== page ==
This package includes 2 lessons that cover the Origins of Ancient Rome and How the Roman Republic became the Roman Empire.
For the first lesson, students read a 3 page article over the origins of Rome. The article includes questions and instructions for the students to then create a history booklet where they respond to the questions and then draw pictures to illustrate the main points of each section in their booklet. Teachers who are pressed for time can assign the article as homework or it can still be done in class with having the students only responding to the questions.
For the second lesson, "Republic to Empire" students are divided into teams. Each student is given a 2 and a half page article that covers how famous Roman historical figures led the Roman Republic" down the path to being ruled by Emperors. Students are also given a chart to respond to questions about each figure on. The teacher also creates a blank poster for each figure. After reading about each figure, each student group must then come up with a picture to draw on his poster to illustrate a significant fact about him. At the end of the chart, the class as a whole summarizes the basic problems that led to the end of the Roman Republic.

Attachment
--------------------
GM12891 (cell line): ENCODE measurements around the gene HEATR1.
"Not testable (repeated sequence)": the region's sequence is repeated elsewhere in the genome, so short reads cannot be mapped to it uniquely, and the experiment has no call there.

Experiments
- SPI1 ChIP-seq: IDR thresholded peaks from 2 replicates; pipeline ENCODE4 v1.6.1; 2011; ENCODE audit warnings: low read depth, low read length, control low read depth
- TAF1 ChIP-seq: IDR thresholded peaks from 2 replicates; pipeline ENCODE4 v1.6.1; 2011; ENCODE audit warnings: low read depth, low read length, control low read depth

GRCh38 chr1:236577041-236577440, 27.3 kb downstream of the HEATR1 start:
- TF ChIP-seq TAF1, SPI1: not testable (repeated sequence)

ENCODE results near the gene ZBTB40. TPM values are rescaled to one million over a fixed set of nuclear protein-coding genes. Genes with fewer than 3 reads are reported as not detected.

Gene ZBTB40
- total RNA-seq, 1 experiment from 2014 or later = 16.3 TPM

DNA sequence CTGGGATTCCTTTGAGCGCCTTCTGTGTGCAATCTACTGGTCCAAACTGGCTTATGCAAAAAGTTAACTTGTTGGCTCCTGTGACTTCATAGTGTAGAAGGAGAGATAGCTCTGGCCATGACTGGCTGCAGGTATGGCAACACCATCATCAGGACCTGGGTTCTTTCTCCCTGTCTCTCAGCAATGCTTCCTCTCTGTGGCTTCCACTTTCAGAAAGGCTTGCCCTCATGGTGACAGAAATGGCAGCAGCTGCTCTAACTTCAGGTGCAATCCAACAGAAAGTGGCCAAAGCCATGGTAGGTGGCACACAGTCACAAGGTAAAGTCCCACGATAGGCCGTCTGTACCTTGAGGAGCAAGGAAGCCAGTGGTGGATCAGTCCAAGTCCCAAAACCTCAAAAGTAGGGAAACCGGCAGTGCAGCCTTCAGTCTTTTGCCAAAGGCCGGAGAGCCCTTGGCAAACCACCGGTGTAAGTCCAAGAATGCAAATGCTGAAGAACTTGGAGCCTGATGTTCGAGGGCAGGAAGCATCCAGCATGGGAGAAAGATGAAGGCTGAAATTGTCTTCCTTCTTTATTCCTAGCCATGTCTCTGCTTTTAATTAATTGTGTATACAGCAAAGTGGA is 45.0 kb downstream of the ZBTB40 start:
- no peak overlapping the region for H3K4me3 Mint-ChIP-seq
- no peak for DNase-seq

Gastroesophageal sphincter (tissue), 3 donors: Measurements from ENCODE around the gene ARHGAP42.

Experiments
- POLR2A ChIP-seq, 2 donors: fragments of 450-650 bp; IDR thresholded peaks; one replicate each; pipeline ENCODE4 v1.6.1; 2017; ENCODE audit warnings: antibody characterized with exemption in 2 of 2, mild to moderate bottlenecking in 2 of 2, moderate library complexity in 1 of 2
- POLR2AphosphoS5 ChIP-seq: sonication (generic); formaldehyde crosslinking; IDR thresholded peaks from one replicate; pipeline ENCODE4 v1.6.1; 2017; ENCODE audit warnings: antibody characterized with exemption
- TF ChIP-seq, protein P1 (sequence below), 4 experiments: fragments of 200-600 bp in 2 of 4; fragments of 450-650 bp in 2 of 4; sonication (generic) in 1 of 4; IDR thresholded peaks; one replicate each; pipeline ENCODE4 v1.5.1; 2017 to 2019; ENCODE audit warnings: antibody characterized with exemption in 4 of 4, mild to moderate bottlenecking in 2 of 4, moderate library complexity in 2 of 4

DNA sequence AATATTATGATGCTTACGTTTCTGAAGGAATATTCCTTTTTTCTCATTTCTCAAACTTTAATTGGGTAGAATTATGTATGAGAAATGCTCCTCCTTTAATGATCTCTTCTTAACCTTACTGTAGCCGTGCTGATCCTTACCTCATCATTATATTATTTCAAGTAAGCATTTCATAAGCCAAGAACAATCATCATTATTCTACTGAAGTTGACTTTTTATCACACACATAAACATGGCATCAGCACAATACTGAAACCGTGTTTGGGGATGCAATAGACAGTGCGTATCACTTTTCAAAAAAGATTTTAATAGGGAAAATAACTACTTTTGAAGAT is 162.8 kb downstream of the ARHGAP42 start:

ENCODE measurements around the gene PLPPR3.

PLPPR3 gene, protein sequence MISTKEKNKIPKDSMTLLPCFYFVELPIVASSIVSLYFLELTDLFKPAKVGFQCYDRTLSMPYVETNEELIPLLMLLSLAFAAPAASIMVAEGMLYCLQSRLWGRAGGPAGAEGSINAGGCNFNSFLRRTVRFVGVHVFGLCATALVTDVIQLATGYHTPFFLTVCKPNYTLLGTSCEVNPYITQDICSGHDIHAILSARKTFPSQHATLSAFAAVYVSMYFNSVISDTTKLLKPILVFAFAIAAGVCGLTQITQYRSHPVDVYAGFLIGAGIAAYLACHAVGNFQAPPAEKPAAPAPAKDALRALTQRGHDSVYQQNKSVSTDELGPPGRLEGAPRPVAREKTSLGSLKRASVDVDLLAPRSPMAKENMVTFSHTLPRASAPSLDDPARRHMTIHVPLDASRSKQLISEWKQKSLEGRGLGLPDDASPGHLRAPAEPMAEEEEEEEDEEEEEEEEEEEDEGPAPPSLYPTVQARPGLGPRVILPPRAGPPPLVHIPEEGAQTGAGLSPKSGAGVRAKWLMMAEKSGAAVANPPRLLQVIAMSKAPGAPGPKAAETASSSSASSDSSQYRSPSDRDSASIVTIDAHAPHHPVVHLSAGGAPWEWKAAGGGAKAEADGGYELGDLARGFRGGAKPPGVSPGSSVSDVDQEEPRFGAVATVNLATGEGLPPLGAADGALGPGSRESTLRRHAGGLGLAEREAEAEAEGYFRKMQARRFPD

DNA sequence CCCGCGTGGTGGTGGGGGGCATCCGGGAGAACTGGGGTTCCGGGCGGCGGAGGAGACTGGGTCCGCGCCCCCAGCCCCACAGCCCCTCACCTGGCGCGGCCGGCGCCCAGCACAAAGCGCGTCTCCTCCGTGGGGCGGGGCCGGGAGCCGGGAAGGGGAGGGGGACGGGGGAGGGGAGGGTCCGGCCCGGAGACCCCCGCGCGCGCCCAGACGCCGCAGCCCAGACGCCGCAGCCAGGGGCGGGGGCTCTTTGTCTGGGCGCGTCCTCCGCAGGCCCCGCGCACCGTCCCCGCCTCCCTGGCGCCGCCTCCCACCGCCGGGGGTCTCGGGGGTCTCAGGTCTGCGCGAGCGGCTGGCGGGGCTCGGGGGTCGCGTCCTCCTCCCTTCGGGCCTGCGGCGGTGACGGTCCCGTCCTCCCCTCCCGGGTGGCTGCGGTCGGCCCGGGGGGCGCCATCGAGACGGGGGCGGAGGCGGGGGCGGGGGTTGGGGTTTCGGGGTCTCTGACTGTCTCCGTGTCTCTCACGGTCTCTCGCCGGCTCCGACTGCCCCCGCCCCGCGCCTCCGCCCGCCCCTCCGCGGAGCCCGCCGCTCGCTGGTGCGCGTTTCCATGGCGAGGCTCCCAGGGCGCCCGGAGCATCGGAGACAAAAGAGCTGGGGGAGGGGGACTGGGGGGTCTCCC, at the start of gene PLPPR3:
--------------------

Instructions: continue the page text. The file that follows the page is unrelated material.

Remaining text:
Answer keys and lesson plan directions are included in file.
The "Origins of Rome" article covers the following topics:
1. Impact of Geography on Roman culture
2. Impact of the Greeks and Etruscans on Rome
3. The beginnings of the Roman Republic
4. Patricians and Plebeians
5. How the Roman Republic government worked (role of Senate and consuls)
6. The Struggle of the Orders
7. How Rome maintained control of their conquests.
The "Republic to Empire" article covers the following topics:
1. Factors causing Plebeian farmers and workers to be poor.
2. Tiberius Gracchus and his appeals to the poor
3. Marius and his reforms to the army.
4. Sulla and his seizure of power.
5. Julius Caesar taking control of Rome
6. How Augustus became first Roman emperor
For Texas teachers, these lessons address the following TEKs:
WH3 History. The student understands the contributions and influence of classical civilizations from 500 BC to AD 600 on subsequent civilizations. The student is expected to:
(A) describe the major political, religious/philosophical, and cultural influences of Persia, India, China, Israel, Greece, and Rome, including the development of monotheism, Judaism, and Christianity
WH19 Government. The student understands the characteristics of major political systems throughout history. The student is expected to:
(B) identify the characteristics of the following political systems: theocracy, absolute monarchy, democracy, republic, oligarchy, limited monarchy, and totalitarianism
WH25 Culture. The student understands how the development of ideas has influenced institutions and societies. The student is expected to:
(B) summarize the fundamental ideas and institutions of Western civilizations that originated in Greece and Rome
- Dan Nguyen